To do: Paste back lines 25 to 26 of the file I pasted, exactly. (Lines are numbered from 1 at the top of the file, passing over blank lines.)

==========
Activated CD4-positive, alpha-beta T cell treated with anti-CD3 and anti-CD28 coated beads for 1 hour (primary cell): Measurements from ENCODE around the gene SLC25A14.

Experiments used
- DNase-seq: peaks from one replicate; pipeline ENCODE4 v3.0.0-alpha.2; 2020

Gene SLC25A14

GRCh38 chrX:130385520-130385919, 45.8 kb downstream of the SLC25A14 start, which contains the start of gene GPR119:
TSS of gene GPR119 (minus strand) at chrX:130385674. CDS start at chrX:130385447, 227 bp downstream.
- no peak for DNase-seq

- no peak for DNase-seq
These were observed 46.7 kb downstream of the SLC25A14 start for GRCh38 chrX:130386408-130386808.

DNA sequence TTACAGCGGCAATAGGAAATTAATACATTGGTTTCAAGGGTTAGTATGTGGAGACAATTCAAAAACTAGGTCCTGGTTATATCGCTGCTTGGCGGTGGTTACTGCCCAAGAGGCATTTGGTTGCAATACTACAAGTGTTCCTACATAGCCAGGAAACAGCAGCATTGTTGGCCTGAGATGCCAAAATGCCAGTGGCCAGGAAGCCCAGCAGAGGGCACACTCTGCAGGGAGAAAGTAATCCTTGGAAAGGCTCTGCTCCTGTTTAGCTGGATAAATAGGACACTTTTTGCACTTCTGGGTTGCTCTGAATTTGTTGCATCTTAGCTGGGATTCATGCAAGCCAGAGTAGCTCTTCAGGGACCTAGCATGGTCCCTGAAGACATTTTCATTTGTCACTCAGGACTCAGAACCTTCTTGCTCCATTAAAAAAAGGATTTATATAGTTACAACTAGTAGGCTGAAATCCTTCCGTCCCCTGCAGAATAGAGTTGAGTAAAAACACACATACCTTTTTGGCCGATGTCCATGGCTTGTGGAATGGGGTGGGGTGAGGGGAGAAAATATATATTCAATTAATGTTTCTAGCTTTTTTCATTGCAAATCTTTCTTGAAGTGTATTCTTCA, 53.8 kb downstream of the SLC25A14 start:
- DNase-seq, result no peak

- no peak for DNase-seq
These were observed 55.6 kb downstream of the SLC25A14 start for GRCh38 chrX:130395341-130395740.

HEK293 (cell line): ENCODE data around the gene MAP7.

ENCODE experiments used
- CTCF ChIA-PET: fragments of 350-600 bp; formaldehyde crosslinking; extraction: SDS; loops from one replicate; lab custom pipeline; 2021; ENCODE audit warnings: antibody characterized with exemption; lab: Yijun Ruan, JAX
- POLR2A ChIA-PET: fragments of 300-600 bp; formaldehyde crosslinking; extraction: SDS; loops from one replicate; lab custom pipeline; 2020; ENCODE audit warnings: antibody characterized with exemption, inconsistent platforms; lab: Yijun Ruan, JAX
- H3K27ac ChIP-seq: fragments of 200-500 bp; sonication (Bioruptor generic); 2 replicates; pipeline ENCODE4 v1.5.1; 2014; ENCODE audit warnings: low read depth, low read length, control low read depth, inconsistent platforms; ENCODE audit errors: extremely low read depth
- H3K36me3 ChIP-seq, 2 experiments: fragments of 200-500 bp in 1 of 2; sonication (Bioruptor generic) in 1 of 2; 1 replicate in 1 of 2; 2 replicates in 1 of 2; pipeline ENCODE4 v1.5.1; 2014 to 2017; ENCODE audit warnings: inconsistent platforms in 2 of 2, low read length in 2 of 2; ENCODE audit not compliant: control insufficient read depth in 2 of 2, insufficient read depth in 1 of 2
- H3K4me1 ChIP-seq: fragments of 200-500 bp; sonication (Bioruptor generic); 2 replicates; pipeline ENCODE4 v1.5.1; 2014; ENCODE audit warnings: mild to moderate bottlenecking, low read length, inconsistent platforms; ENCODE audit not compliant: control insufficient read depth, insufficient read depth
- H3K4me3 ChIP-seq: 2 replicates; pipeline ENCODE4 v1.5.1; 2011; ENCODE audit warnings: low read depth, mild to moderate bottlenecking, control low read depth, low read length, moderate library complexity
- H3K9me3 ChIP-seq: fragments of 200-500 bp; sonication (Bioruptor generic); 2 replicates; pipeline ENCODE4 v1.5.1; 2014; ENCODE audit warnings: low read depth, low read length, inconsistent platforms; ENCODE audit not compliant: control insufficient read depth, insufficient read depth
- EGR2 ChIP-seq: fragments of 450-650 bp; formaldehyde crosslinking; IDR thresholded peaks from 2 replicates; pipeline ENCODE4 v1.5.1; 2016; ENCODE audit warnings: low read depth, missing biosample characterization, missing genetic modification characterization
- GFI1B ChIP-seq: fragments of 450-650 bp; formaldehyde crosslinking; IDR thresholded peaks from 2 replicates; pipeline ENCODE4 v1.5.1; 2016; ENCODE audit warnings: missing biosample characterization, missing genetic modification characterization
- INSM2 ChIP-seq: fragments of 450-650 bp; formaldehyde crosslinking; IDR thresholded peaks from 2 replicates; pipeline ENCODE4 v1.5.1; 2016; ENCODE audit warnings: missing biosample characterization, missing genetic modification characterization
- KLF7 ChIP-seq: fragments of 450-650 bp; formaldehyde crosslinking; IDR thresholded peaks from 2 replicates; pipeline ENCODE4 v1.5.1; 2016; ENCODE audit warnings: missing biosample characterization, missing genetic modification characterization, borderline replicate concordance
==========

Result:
- INSM2 ChIP-seq: fragments of 450-650 bp; formaldehyde crosslinking; IDR thresholded peaks from 2 replicates; pipeline ENCODE4 v1.5.1; 2016; ENCODE audit warnings: missing biosample characterization, missing genetic modification characterization
- KLF7 ChIP-seq: fragments of 450-650 bp; formaldehyde crosslinking; IDR thresholded peaks from 2 replicates; pipeline ENCODE4 v1.5.1; 2016; ENCODE audit warnings: missing biosample characterization, missing genetic modification characterization, borderline replicate concordance